Why Beating COVID-19 Will Require a Strong Public-Private Partnership

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Leading biopharmaceutical research and development companies, in the United States and in other countries, are working nonstop to develop a vaccine to combat the COVID-19 pandemic.

In this crisis, government policy must be especially supportive of the research community. In short, public policy must not only ensure that any such vaccine is safe and effective, but also facilitate its rapid development and timely deployment.

For the private sector, collaboration and cooperation among research and manufacturing firms are also critical. In that vein, my own company, Pfizer, released a five-point plan last month.

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Pfizer is committed to making the vital tools that we develop widely available to the broader scientific community on an open-source platform.

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We are also pledging to share data and our findings with researchers in other companies in real time to advance therapies for patients.

Because Pfizer is one of the world’s largest manufacturers of vaccines and therapeutics, we are committed to using any excess manufacturing capacity, including potentially shifting production, to support other research organizations in order to get these lifesaving breakthroughs into the hands of patients as quickly as possible.

For government policy, the good news is that America’s federal regulatory authorities are cooperating with private sector research and manufacturing companies to spur innovation in new therapeutics and vaccines.

Novel approaches to clinical trials, such as telemedicine, and digital remote monitoring, along with a new, streamlined federal regulatory process can expedite research and development.

During a national medical emergency, a strong private and public sector partnership is the key to advancing innovation.

In the United States, that’s now happening.

In this crisis, developing medicine is obviously of paramount importance. But that’s only the critical first step. It’s also necessary to improve patient access to innovative therapies.

One way to encourage rapid and widespread adult vaccination is for the states to review their laws and make sure that community-based pharmacists can administer vaccines.

Roughly 9 out of 10 Americans live within 5 miles of a pharmacy that provides vaccination services to patients without an appointment. When pharmacists are allowed to immunize patients, that not only benefits patients, but it also relieves the pressure on the rest of the health care delivery system.

Moreover, allowing pharmacists to administer vaccines is the lowest-cost alternative for providing this essential public health service.

Community-based pharmacies are excellent means of securing rapid vaccination, particularly in large population centers. They offer extended hours of service compared with other provider sites. They are especially advantageous for younger, healthier adults for whom immunization rates are exceptionally low.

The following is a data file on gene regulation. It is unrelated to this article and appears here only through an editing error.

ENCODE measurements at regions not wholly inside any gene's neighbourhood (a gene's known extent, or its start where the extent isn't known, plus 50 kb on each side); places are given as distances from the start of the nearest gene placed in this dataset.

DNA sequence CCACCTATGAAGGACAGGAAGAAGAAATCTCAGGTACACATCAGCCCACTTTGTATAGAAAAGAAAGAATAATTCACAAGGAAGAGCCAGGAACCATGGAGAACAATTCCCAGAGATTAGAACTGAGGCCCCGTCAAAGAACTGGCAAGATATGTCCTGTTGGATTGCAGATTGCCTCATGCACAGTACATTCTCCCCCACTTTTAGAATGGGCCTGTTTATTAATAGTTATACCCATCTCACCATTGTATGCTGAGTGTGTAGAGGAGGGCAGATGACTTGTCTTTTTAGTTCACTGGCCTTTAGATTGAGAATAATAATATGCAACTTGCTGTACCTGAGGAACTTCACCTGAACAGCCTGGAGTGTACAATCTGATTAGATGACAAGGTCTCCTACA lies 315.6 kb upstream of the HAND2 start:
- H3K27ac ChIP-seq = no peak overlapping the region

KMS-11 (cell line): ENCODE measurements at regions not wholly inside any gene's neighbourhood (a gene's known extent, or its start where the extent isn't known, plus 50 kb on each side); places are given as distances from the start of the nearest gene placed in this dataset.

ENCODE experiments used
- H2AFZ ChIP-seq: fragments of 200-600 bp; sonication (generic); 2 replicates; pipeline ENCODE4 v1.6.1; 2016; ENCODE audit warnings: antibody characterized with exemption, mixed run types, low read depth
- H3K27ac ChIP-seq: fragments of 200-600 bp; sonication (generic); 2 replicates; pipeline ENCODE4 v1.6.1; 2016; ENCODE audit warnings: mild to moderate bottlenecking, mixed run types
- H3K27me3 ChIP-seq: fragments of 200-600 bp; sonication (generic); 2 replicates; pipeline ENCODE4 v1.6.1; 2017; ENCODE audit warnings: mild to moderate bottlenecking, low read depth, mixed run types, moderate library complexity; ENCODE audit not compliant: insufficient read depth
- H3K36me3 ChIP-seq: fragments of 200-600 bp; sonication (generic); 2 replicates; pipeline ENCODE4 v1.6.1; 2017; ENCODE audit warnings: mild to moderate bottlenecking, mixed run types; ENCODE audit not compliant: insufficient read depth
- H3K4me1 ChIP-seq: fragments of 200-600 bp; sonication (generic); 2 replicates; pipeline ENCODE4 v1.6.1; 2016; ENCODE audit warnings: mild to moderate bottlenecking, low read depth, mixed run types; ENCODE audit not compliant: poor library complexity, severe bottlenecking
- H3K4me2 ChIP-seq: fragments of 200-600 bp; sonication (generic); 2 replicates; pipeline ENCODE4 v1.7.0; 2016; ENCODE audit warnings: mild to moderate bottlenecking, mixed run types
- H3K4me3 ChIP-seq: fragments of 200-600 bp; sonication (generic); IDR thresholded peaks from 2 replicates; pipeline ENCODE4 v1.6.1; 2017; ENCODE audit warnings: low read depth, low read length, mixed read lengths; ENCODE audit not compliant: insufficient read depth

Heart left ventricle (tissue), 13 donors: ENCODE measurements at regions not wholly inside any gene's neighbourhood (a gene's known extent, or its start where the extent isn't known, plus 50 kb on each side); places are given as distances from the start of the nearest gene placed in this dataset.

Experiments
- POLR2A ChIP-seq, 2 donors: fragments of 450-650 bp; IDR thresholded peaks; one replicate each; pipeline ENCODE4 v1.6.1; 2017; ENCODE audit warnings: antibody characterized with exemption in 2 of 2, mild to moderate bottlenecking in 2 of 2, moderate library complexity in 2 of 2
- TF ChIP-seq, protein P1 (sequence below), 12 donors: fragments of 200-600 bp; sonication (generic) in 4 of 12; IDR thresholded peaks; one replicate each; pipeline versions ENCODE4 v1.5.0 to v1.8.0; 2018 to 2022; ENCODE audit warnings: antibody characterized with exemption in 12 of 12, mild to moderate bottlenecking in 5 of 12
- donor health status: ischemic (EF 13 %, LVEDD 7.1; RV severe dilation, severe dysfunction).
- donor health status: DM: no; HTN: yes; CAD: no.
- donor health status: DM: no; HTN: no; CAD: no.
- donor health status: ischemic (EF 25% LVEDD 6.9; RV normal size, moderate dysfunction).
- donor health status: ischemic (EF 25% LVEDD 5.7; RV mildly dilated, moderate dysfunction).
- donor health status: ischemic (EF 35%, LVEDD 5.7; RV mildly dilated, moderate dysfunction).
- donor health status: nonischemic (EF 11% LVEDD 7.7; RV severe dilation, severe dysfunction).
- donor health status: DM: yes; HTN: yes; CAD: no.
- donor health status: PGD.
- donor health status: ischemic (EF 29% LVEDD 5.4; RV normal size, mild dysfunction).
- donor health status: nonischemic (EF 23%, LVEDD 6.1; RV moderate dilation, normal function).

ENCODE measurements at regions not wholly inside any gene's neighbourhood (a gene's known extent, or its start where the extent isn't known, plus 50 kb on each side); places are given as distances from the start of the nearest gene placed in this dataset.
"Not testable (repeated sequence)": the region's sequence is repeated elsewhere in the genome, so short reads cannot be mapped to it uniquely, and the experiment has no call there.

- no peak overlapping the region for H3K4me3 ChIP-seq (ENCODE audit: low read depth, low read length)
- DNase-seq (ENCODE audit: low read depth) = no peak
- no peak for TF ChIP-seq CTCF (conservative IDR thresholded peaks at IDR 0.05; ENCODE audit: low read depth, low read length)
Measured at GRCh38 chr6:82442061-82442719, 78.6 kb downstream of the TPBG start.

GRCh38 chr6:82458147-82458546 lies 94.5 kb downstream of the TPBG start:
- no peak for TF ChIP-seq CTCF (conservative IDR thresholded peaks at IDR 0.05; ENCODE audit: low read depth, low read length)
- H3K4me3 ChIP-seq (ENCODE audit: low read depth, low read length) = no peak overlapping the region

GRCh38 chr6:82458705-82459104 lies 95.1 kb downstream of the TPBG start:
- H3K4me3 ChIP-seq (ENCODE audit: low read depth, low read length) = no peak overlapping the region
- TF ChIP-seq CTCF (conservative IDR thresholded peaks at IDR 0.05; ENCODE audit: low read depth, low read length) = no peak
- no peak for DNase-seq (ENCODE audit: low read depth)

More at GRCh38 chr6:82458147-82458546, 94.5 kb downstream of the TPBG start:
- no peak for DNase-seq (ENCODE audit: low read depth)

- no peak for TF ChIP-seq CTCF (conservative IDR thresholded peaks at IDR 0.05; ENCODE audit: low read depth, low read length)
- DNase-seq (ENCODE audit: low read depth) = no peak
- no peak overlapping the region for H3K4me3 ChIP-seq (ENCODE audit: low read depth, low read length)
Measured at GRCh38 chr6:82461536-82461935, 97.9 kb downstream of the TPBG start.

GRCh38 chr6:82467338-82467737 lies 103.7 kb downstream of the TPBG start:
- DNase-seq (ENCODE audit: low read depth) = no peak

For America’s seniors—those most vulnerable to COVID-19—there’s an additional reason to use pharmacies. A majority of family physicians either aren’t stocking, or are unable to bill for, all available vaccines, especially those reimbursed under Medicare Part D. 

In combating COVID-19, collaboration and cooperation will be the key to a successful vaccination program. Pharmaceutical, health care, and trade organizations, including Pfizer, have formed the American Disease Prevention Coalition to help increase vaccination of American adults.

The coalition supports the expansion and harmonization of state laws that would allow pharmacists to immunize the public. Moreover, pharmacists should be allowed to administer all adult vaccines approved by the Food and Drug Administration and recommended by the Advisory Committee on Immunization Practices.

Beyond ensuring patient access, we must also make sure that the medicines are affordable. Private companies (including Pfizer) often provide patient-assistance programs. Fortunately, seniors enrolled in the competitive Medicare Part D prescription-drug program have experienced a decrease (in real dollars) in average out-of-pocket spending over the past decade.

However, while per capita out-of-pocket spending has dropped for the general population, the averages are deceiving. Some seniors still find themselves faced with the burden of unsustainable drug spending.

The Progressive Policy Institute, a Washington-based think tank, found that 2.9% of Americans 65 and over have more than $2,000 of out-of-pocket spending on prescription drugs.

One of the best ways to lower out-of-pocket costs for patients is to ensure that concessions provided to insurers and pharmacy benefit managers go directly to the patients at the point of sale.

Last year, Optum, a pharmacy benefit manager in the UnitedHealth Group, found that when negotiated discounts are passed on as part of their drug-discount program, patients saved an average of $130 per eligible prescription. In addition, prescription drug adherence improved by up to 16%.  

Americans are going to win the race for a vaccine and beat this coronavirus. The best way to do that is to maintain a strong public-private sector partnership. That’s not only true in the fight against COVID-19. It will be necessary in the battle against future diseases, epidemics, and pandemics.

The private sector will do the hard work of scientific research. For their part, public officials must champion policies that encourage private sector investment in the development of new and innovative lifesaving treatments while securing the widest possible access and affordability for these therapies for the patients who need them.

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